Moving Out of Depression


According to the National Institute of Mental Health (NIH), major depression is one of the most common mental disorders in the United States. In 2020, an estimated 21 million adults (8.4% of the adult population) in the United States had at least one major depressive episode (Major Depression, n.d.).

Through The 15 Day Challenge, many people have told us about their experiences sinking under the weight of depression, and their stories have inspired us to make this post.

Exercise may help

Staying active may be one of the last things you feel like doing under the weight of depression, but studies have shown promising results. For example, research indicates that just 30 minutes of walking on a treadmill for ten consecutive days can help reduce symptoms of depression and produce long-lasting benefits (Craft & Perna, 2004).

You are stronger than you realize. We believe that you can do it because we’ve seen results within our community. We’ve read countless stories from people who have made real, measurable progress through lifestyle changes and increased movement. People have reported that after including more exercise in their routines, they feel more focused and alive, and the weight of depression, while not disappearing overnight, feels less heavy to bear.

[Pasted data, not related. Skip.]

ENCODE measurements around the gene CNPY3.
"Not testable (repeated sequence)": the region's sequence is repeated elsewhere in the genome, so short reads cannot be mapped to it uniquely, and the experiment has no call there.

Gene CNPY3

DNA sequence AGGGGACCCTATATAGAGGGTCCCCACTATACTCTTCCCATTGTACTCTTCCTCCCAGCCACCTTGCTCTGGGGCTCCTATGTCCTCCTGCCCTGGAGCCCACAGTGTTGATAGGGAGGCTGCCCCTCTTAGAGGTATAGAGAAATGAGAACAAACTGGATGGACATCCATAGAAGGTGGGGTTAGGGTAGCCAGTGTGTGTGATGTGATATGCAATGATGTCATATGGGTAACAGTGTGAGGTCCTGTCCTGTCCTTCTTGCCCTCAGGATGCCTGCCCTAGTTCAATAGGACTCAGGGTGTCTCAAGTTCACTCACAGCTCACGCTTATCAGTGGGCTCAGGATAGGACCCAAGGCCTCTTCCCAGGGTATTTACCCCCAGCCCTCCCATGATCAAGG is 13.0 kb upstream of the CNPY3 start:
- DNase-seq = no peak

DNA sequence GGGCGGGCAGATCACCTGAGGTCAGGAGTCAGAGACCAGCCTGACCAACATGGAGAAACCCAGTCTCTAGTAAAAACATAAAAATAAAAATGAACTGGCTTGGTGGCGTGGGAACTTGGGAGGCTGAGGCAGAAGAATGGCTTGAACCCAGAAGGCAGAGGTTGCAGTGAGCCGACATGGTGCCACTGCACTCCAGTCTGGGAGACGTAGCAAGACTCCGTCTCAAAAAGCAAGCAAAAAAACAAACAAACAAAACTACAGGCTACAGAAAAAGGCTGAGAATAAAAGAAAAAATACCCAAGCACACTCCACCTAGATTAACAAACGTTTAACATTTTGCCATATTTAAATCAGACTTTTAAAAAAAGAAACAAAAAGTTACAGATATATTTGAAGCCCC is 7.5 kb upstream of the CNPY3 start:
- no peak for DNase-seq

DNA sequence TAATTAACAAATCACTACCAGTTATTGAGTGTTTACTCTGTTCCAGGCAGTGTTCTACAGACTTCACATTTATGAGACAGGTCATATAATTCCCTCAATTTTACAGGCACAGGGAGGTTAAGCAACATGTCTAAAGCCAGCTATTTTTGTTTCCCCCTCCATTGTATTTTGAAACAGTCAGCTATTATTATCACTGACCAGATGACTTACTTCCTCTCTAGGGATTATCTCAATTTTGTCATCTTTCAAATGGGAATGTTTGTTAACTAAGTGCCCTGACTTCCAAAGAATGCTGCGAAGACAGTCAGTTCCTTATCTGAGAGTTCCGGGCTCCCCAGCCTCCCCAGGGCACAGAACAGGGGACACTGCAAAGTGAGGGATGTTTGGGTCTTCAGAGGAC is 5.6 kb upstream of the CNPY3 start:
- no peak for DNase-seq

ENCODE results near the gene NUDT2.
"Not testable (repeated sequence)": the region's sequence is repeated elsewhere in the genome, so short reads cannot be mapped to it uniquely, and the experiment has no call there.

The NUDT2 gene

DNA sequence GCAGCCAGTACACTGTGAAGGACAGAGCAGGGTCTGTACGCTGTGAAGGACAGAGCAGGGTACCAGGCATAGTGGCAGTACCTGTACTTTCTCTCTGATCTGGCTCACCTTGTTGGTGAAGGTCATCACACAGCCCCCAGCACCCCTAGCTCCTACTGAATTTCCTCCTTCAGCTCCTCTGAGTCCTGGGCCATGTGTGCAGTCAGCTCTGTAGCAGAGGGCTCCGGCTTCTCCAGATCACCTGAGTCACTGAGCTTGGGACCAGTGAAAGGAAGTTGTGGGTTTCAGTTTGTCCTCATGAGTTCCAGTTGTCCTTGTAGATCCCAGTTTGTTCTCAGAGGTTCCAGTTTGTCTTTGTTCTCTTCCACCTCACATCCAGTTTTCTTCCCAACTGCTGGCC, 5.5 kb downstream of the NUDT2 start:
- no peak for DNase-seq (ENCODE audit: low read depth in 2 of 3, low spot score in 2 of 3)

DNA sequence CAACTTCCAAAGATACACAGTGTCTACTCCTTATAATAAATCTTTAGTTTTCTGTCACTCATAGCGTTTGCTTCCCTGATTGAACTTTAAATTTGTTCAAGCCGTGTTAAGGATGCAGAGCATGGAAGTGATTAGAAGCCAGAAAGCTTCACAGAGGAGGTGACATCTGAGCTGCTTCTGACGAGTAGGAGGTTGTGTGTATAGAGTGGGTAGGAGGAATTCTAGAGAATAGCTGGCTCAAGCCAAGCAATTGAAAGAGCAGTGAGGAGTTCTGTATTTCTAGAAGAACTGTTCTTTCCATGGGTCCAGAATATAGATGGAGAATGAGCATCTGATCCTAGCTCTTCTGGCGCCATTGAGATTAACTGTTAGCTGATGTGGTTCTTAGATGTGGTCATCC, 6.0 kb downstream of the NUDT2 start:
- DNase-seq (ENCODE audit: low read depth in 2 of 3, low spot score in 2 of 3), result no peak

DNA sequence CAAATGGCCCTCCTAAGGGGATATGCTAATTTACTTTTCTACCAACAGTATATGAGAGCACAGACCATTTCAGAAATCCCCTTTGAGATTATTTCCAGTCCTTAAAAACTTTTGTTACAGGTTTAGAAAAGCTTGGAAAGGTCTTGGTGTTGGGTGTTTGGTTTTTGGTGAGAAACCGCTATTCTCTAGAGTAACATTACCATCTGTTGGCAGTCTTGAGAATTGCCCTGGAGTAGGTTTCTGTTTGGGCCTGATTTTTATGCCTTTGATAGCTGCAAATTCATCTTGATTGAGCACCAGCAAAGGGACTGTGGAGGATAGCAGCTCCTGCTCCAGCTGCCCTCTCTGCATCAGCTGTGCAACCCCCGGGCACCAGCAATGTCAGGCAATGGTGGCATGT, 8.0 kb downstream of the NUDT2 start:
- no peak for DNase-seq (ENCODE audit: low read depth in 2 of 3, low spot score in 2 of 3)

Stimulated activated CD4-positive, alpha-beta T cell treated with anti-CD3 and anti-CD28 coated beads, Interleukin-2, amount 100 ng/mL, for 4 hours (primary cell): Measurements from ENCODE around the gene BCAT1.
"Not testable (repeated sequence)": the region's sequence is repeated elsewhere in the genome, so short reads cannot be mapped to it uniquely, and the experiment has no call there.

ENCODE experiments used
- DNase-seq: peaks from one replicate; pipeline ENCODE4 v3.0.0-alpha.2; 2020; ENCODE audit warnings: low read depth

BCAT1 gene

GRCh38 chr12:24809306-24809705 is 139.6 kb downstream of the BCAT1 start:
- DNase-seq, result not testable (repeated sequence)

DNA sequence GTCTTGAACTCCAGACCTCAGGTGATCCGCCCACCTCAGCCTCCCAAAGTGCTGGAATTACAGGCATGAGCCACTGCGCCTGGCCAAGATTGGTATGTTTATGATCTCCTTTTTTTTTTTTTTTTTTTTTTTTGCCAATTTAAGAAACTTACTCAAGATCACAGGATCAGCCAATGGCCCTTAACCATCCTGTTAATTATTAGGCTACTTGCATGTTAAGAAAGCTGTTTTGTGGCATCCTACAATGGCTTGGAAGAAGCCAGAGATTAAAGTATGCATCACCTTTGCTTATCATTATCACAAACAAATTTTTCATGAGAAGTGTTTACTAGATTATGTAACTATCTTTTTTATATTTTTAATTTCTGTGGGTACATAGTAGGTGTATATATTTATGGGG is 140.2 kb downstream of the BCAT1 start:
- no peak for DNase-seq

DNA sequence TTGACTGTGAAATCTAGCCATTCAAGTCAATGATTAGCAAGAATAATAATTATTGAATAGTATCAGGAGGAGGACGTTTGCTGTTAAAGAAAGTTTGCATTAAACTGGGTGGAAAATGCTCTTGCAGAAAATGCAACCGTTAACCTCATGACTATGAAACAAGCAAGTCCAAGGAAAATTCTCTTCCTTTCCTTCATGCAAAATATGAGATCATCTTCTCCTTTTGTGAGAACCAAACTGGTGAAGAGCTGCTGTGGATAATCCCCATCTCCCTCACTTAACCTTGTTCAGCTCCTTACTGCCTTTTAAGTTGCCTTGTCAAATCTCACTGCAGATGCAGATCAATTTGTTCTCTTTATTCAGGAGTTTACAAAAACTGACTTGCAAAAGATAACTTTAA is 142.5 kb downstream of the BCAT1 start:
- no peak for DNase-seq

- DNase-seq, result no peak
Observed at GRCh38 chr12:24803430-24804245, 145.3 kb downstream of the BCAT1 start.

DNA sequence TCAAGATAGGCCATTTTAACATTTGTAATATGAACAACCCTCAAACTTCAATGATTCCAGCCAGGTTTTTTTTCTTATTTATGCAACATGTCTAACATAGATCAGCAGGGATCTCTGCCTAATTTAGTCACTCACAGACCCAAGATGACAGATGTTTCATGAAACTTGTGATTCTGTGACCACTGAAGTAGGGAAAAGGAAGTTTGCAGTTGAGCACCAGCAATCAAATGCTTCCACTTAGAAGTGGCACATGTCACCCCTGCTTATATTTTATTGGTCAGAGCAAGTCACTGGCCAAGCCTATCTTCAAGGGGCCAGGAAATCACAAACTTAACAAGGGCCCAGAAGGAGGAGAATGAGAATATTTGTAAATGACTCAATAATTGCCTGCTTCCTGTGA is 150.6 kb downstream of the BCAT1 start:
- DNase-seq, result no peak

Read some of these inspiring stories.

The 15 Day Challenge

If you continue to struggle, please seek help. There is a saying that “many hands make light work,” and we believe that is true of all things that are heavy, including mental health. Please know that you do not need to carry that weight alone.

If you or a loved one is suffering with depression, here are some resources:

  • Within the United States:
    • Dial 988 for the Suicide and Crisis Lifeline
    • Suicide Prevention Lifeline: 1-800-273-TALK
    • Crisis Text Line: Text HELLO to 741741
  • Outside of the United States:


By: Gary Path Senior Creative Content Writer at Total Life Changes


  1. U.S. Department of Health and Human Services. (n.d.). Major depression. National Institute of Mental Health. Retrieved from
  2. Craft, L. L., & Perna, F. M. (2004). The Benefits of Exercise for the Clinically Depressed. National Library of Medicine.


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